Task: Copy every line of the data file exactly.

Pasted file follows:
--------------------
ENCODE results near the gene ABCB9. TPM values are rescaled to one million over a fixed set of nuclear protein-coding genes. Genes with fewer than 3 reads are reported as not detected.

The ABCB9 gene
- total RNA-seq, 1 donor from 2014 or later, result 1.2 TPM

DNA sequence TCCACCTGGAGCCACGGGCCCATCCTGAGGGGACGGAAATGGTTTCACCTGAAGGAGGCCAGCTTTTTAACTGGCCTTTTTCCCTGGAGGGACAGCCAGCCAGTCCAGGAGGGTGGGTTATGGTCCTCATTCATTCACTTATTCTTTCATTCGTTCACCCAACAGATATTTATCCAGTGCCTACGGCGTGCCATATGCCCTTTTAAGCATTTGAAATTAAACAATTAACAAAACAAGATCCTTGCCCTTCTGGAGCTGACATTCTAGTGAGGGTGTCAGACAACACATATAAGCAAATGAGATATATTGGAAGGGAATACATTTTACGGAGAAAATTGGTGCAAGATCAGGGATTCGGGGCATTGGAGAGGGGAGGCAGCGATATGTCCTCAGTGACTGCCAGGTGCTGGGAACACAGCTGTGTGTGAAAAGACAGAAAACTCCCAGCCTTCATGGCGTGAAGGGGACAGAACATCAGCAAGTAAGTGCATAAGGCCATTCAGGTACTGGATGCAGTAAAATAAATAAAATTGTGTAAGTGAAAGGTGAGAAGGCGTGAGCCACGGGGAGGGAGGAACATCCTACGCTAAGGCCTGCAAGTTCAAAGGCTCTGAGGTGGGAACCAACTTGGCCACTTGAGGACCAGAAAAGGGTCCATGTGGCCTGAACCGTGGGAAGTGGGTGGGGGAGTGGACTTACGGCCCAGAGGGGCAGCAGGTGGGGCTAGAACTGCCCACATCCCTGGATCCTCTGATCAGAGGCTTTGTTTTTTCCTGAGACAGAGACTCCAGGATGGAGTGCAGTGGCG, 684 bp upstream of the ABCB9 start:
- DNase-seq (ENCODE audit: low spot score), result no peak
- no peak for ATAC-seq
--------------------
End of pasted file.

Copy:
ENCODE results near the gene ABCB9. TPM values are rescaled to one million over a fixed set of nuclear protein-coding genes. Genes with fewer than 3 reads are reported as not detected.

The ABCB9 gene
- total RNA-seq, 1 donor from 2014 or later, result 1.2 TPM

DNA sequence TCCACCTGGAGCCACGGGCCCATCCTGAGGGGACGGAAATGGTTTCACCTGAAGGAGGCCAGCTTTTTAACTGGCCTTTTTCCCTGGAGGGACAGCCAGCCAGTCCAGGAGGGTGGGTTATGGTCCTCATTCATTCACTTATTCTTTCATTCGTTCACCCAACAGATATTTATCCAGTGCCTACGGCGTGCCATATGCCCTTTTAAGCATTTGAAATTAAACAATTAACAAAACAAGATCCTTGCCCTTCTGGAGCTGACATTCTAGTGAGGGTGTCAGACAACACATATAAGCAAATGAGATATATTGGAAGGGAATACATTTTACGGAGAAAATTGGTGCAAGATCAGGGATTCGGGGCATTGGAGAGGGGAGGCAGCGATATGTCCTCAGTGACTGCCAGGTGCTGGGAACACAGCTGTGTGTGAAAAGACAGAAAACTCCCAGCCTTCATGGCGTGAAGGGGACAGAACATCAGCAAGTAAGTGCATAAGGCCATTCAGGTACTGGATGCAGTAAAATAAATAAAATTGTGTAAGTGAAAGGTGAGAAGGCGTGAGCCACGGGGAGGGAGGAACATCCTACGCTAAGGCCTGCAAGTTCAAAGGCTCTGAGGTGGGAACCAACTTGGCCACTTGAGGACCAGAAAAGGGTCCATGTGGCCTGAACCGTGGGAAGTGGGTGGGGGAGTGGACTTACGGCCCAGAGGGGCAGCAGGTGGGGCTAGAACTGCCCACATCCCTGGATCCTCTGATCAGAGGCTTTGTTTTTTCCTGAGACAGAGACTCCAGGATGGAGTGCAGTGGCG, 684 bp upstream of the ABCB9 start:
- DNase-seq (ENCODE audit: low spot score), result no peak
- no peak for ATAC-seq